Considering socio-spatial cohesion a primary factor for the sustainable and resilient development of cities, this paper explores the implications of the changing nature of relationality networks in our advanced digital age. It focuses on problems caused by growing urban fragmentation, polarisation, and inequality, as well as opportunities emerging from expanding diversity, complexity, and networkability. By acknowledging the effects of the pervasion of digitally augmented networking processes, it explores the spatial production of key common urban assets in contested central urban spaces.
The working hypothesis is that a revised approach to the interpretation of urban commons – particularly public space – as a premier collective asset with “more-than-spatial” properties grounded in their performative nature and transductive relationality, enhances the contribution of the disciplines of architecture and urbanism to the sustainable development of cities. This approach would provide a better understanding of the characteristics of the civic infrastructure needed to support relationality and collaboration, and illuminate the identification of new pathways to address problems caused by a growing urban socio-spatial fragmentation, deprivation and alienation.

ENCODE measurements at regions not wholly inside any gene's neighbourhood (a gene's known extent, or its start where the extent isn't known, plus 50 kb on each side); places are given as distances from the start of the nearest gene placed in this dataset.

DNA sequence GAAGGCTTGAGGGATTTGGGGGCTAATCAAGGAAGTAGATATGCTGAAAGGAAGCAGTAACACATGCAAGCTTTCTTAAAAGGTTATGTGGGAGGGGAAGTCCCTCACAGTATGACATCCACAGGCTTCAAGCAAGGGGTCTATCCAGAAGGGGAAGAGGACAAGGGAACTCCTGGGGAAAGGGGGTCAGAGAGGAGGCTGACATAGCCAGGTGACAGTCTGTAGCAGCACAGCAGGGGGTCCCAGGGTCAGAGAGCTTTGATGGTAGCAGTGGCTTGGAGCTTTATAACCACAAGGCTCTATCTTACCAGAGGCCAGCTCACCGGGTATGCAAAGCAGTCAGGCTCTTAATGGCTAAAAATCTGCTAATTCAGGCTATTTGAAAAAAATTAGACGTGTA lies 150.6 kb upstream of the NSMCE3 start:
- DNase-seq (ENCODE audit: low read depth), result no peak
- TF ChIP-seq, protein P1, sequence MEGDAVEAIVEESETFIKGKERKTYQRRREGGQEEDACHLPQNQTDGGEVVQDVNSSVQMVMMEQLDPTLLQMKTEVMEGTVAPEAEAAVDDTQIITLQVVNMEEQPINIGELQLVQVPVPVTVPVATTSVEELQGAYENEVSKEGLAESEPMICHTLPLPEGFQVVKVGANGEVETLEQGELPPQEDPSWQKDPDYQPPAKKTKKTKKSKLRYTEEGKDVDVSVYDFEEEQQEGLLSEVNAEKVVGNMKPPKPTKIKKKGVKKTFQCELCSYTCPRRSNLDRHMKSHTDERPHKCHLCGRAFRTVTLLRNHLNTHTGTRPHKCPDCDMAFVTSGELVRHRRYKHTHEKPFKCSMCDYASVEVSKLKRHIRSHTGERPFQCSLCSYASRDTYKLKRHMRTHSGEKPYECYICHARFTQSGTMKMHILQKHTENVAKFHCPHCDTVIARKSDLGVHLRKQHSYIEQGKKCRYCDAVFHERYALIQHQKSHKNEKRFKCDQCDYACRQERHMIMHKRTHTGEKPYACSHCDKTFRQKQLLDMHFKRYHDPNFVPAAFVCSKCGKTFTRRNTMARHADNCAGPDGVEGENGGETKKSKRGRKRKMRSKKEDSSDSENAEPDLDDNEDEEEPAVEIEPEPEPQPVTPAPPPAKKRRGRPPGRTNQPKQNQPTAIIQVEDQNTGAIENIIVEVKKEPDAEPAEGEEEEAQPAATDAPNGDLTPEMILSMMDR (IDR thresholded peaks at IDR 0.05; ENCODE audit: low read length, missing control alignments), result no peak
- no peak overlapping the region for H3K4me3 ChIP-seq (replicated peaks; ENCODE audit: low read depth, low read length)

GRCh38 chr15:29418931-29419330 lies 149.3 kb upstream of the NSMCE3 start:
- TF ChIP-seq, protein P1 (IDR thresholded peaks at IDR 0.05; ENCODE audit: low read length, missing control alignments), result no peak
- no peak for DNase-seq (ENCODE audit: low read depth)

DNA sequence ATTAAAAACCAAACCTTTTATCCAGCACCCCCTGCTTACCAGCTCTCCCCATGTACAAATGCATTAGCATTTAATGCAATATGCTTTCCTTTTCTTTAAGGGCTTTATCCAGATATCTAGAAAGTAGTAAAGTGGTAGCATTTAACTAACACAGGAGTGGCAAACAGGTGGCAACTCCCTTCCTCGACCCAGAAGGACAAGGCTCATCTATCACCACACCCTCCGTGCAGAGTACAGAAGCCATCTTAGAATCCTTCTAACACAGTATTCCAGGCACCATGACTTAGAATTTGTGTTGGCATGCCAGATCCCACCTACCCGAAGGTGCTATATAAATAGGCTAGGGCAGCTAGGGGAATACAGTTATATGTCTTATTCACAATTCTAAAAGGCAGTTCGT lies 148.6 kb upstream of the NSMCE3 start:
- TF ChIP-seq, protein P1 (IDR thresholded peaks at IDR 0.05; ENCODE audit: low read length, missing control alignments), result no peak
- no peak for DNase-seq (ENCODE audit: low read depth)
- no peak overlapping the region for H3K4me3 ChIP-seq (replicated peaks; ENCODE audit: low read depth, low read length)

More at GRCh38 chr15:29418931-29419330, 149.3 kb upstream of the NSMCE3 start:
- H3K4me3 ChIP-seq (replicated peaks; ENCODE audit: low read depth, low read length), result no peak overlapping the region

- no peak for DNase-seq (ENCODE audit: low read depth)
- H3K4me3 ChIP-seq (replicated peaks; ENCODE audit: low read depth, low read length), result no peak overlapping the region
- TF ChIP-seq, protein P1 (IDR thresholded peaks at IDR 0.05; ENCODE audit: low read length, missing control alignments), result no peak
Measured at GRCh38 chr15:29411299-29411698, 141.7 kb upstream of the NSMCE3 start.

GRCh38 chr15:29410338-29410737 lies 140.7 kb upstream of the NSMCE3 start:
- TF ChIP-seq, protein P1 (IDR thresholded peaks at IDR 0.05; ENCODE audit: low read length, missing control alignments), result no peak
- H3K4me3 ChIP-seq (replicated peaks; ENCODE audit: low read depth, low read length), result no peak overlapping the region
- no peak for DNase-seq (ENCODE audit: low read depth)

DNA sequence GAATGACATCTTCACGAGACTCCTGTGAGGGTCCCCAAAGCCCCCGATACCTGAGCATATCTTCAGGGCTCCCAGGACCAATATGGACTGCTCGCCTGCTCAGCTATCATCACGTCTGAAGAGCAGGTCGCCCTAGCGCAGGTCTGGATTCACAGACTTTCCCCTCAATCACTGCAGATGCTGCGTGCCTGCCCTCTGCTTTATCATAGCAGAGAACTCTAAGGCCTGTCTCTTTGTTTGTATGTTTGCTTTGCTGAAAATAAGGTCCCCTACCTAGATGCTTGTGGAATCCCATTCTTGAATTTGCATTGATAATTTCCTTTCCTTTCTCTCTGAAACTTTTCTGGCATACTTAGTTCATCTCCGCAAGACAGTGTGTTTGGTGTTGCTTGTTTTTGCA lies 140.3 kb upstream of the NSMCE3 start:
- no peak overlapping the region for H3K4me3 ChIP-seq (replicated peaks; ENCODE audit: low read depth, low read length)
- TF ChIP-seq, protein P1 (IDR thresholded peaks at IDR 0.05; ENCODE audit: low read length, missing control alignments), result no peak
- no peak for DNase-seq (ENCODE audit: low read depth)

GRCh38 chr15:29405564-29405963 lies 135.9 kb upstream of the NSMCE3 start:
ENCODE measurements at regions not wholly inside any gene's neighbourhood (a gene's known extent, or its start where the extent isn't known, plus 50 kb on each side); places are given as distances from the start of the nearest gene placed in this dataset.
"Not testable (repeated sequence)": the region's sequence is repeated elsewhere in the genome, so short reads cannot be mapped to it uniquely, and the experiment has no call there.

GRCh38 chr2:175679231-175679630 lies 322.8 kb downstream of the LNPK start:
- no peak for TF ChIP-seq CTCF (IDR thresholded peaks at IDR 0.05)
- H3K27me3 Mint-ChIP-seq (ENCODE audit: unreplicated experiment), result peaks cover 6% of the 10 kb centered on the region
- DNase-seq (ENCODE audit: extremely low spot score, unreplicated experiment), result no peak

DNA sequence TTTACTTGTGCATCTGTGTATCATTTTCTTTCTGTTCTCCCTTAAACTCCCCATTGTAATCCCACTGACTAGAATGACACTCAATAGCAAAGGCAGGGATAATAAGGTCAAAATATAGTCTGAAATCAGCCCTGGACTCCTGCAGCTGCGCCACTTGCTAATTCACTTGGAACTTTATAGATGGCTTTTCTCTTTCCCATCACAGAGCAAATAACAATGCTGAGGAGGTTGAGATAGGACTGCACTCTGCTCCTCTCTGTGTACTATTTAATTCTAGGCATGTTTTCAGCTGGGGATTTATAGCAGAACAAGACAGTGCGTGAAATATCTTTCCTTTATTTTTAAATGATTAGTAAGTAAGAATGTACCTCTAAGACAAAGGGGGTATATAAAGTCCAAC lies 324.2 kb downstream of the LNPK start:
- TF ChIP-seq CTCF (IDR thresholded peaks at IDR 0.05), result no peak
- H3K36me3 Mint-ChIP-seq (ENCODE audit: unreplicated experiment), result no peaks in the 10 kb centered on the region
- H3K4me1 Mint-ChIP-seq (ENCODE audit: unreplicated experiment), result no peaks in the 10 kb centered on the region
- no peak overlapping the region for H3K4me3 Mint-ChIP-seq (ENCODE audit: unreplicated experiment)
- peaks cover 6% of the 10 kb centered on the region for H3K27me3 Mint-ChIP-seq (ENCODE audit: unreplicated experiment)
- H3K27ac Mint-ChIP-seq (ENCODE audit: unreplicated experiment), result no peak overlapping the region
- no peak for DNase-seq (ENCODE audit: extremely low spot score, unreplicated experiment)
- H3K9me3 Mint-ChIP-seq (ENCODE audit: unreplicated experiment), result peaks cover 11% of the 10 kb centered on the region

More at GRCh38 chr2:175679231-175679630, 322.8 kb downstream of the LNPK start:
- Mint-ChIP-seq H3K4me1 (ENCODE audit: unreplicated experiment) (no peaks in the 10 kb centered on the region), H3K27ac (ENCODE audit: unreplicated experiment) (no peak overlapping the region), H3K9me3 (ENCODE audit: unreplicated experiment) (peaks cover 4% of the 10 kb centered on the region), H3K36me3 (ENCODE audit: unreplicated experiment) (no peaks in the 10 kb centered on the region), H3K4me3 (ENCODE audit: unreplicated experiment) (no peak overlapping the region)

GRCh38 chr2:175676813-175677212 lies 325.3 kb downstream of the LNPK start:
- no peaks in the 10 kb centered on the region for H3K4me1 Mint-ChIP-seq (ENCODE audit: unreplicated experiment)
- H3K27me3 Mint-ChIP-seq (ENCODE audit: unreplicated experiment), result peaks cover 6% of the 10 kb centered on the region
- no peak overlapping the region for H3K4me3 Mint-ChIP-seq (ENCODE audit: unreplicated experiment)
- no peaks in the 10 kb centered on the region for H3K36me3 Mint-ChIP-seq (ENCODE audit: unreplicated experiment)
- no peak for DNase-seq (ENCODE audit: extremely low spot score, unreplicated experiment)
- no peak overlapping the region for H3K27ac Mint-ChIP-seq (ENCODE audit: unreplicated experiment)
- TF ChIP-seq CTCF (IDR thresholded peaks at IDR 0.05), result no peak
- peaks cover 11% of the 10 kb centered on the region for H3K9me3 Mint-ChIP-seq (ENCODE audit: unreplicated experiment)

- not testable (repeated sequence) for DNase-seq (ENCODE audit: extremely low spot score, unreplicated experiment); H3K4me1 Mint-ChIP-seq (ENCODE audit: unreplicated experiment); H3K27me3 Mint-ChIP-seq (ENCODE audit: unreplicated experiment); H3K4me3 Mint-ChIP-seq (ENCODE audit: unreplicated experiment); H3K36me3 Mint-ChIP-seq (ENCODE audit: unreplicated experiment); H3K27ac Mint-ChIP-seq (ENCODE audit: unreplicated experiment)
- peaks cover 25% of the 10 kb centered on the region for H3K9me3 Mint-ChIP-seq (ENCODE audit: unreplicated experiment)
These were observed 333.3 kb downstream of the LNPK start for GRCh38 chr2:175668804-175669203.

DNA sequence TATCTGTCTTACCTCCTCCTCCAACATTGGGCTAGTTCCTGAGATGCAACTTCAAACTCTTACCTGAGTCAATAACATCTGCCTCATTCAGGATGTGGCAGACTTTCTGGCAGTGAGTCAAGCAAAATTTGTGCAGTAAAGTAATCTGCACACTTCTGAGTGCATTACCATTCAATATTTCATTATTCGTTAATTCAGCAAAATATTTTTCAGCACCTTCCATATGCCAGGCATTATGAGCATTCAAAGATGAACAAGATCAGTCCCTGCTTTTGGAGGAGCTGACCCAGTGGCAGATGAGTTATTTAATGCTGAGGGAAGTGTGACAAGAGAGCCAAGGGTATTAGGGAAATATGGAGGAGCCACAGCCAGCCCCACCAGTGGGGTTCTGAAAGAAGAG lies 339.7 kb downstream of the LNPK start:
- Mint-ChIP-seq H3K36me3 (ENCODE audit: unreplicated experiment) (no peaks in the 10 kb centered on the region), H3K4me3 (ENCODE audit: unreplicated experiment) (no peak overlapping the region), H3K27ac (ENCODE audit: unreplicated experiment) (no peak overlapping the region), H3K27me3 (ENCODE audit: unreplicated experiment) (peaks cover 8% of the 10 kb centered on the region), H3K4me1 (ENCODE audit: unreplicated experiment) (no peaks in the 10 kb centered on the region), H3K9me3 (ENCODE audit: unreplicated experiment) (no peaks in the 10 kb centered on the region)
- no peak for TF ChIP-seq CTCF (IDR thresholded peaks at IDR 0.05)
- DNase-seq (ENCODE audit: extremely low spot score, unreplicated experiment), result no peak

For the analysis of such associations, a theoretical framework inspired by the notion of the right to the city is proposed, and a multidimensional socio-spatial perspective that identifies key mechanisms triggering public engagement is delineated. A comparative urbanism framework, informed by direct hands-on experience in Asian and Australasian contexts, is used to provide empirical grounding and validate the theoretical construct. Evidence is gained form case-studies of recent conspicuous urban transformation processes with situated high impact on material, social, cultural and emotional spheres. Discussion and conclusion contribute to the understanding of the socio-spatial impact of radical on-going changes in the role and function of the public sphere and call for an important redefinition of the approach to urban commons towards a resilient and sustainable urbanism.